Success stories are only effective as proof late in the sales cycle once a customer has decided to change. Early stage customers, on the other hand, aren’t interested in stories about how you helped another customer reduce the time to create a report from one week to one day. At this stage, they don’t think they have a problem worth solving, so they aren’t looking for proof. That’s why you can’t close a sale with a success story unless you first open it with a “change story.” Without a compelling reason to change, customers will stick with the status quo and “no decision” will continue to be your biggest competitor.


Success stories fail at selling change because customers will have forgotten why they decided to change by the time marketing interviews them. By the time they’re produced, they’re stale, because it can take three years from the date of purchase to the creation of the success story: One year to implement, one year to generate success, and one year to find/create. But even if the customer can remember why they changed, the competitive landscape may have changed so much in the past three years that the reasons they did so are no longer relevant. Once sales have convinced customers that they’re drowning with change stories, sales can then use success stories as proof to convince the customer that their product will rescue them.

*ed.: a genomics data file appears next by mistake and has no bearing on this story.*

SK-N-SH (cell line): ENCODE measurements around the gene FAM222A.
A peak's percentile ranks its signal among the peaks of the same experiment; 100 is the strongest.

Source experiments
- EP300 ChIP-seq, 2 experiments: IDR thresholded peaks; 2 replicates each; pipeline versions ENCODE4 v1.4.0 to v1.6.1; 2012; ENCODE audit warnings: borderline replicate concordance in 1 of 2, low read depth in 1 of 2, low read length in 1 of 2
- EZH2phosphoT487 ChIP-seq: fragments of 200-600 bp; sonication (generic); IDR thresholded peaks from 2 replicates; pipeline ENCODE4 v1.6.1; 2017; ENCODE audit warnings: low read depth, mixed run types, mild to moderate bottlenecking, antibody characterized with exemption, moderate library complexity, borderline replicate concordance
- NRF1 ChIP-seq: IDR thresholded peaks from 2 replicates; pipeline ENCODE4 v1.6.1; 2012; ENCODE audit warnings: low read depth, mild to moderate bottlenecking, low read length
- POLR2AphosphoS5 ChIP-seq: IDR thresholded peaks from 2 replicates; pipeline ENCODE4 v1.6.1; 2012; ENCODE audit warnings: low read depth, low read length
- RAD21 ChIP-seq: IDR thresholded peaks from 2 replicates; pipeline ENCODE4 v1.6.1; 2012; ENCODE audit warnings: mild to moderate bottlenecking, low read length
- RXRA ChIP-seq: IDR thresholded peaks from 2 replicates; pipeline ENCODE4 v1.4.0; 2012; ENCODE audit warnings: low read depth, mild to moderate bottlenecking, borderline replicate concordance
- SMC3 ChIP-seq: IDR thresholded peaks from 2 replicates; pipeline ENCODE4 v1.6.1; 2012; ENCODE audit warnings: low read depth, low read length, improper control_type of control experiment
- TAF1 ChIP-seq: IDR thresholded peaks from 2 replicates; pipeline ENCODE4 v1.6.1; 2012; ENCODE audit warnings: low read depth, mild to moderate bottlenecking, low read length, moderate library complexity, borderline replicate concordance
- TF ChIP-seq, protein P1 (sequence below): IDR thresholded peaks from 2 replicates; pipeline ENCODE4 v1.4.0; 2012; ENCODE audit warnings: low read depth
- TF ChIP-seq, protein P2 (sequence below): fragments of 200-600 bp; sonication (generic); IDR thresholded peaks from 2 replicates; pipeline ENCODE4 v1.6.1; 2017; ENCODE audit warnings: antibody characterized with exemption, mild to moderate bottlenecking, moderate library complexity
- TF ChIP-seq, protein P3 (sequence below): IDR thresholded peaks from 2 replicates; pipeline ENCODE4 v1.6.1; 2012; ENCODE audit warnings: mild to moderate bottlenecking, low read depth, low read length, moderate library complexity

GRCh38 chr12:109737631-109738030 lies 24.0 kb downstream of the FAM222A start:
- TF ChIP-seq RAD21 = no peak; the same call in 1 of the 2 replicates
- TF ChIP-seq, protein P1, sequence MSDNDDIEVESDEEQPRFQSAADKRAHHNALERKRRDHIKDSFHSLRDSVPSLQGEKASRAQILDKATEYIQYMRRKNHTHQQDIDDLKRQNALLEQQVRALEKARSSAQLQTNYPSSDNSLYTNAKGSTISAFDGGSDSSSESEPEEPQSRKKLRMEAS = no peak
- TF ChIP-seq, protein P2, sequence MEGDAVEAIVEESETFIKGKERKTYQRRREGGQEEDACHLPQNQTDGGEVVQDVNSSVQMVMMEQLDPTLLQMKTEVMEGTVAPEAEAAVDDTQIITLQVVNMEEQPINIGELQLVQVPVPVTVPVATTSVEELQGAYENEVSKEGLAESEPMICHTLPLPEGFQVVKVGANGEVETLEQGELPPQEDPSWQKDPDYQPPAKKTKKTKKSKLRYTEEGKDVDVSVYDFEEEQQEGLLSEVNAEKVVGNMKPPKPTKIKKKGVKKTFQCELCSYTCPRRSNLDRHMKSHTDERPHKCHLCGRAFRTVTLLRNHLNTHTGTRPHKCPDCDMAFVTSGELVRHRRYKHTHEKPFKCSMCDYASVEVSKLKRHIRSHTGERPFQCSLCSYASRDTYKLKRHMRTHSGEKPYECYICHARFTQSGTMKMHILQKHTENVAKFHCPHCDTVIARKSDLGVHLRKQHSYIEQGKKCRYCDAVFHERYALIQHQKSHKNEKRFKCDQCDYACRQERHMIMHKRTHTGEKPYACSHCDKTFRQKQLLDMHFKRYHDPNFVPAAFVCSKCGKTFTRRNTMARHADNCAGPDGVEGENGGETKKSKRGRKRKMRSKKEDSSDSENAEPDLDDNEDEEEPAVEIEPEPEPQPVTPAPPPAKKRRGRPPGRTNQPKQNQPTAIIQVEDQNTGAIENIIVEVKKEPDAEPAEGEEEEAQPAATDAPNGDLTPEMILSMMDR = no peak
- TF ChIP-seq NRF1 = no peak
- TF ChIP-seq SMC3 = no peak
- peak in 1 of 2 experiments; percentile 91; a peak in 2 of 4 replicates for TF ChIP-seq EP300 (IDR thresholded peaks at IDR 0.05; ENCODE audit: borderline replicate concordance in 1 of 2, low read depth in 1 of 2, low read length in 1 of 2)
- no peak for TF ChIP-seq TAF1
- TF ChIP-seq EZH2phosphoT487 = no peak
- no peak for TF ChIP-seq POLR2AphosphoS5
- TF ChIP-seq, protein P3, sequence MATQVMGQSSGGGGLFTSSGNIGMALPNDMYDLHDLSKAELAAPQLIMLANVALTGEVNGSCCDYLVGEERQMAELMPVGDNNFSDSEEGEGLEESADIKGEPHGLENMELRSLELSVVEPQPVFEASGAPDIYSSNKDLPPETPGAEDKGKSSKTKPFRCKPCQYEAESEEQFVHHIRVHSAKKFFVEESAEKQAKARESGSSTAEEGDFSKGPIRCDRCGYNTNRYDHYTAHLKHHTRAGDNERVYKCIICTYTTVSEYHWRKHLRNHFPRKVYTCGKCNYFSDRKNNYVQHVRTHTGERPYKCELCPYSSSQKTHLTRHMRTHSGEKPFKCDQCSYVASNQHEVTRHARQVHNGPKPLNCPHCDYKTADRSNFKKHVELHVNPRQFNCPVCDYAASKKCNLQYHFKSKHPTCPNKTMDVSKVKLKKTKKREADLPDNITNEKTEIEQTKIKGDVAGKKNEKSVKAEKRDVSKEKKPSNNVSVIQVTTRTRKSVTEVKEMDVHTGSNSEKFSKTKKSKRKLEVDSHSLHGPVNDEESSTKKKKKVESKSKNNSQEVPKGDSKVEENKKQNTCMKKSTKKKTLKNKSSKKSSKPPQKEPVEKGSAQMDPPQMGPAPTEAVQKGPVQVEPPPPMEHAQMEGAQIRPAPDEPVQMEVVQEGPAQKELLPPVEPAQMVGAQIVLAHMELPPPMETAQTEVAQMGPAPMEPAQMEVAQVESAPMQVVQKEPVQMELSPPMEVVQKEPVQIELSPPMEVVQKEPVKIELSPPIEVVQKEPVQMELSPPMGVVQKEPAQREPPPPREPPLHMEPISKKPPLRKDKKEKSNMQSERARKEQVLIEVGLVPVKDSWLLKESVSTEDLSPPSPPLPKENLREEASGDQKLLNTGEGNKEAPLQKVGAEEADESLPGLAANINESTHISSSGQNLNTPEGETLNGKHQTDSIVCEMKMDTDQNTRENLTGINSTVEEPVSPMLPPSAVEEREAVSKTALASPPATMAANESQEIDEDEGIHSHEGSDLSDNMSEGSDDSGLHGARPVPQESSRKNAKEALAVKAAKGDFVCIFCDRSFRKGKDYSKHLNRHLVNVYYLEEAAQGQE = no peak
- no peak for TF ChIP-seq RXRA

Salespeople need change stories that shine the light of insight on customer problems and the costs of the status quo. Once customers realize that the risk of the status quo is greater than the risk of change, they’ll be motivated to change. So, if you want to reduce the number of deals lost to no decision, you’ll need to supply your sales team with compelling change stories (80% problem: 20% solution). Once the customer is convinced on change, sales can use success stories (20% problem: 80% solution) as a leave behind for proof.


You can’t rely on the marketing team to produce change stories, because new customers won’t engage with marketing until they achieve results. Salespeople, on the other hand, already know why customers bought, because they won their business in the first place. Customers are also more likely to share the reasons they changed privately with salespeople because they will have already established a trusting relationship.

Even if marketing could produce the change stories, there are two reasons they’d be unlikely to receive buy-in from sales. First, 90% of sales enablement content produced by marketing is never used by sales (source: American Marketing Association). Second, salespeople usually feel the messaging they receive from marketing is too product-centric, and doesn’t sufficiently sell the problem. On the other hand, salespeople do like to hear from each other why customers decided to change, because this information is based on what got results in the field.